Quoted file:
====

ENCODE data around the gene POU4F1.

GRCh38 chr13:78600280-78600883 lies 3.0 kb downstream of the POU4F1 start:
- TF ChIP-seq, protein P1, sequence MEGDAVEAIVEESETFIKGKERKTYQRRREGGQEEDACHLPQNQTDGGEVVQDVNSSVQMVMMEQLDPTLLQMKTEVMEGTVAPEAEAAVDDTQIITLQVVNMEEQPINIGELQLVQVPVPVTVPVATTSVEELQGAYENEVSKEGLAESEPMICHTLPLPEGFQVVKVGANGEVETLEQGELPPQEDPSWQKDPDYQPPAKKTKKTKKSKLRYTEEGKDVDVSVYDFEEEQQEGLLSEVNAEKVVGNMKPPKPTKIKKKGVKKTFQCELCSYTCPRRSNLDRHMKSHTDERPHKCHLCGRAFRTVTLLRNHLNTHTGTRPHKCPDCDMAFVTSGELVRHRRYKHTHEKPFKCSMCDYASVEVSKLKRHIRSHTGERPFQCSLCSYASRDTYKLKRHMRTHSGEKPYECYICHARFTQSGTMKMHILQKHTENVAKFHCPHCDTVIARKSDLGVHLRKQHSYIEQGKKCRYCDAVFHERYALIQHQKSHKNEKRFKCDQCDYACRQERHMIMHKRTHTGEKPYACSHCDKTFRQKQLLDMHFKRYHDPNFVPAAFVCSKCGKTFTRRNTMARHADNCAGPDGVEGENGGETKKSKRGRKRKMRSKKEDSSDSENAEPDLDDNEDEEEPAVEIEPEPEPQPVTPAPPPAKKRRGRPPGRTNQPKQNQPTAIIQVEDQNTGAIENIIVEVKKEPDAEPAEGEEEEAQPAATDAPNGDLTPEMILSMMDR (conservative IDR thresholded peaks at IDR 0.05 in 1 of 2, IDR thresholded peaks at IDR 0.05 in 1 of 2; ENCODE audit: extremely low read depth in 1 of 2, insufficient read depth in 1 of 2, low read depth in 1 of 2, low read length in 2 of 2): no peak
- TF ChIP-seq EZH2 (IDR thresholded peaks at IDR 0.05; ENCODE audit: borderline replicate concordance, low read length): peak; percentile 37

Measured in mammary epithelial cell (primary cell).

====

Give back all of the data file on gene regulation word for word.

ENCODE data around the gene POU4F1.

GRCh38 chr13:78600280-78600883 lies 3.0 kb downstream of the POU4F1 start:
- TF ChIP-seq, protein P1, sequence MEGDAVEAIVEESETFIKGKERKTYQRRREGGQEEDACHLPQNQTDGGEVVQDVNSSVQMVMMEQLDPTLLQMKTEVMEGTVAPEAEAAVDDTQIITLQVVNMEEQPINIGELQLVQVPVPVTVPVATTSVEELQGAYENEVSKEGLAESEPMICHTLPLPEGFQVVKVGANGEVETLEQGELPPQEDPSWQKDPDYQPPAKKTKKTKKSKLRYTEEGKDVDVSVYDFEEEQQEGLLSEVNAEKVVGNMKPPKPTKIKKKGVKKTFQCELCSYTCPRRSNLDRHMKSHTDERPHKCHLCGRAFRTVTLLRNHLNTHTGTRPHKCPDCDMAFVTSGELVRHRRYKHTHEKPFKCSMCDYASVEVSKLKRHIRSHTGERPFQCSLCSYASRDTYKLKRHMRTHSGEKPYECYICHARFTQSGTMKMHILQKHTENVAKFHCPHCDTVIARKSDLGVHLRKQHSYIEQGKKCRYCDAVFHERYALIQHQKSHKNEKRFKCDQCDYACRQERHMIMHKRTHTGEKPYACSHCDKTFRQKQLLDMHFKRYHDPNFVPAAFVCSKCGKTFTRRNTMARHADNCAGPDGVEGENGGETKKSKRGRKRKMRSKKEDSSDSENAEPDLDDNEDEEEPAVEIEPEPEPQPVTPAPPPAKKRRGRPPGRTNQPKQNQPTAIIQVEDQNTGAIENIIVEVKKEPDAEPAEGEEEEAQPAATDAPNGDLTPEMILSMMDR (conservative IDR thresholded peaks at IDR 0.05 in 1 of 2, IDR thresholded peaks at IDR 0.05 in 1 of 2; ENCODE audit: extremely low read depth in 1 of 2, insufficient read depth in 1 of 2, low read depth in 1 of 2, low read length in 2 of 2): no peak
- TF ChIP-seq EZH2 (IDR thresholded peaks at IDR 0.05; ENCODE audit: borderline replicate concordance, low read length): peak; percentile 37

Measured in mammary epithelial cell (primary cell).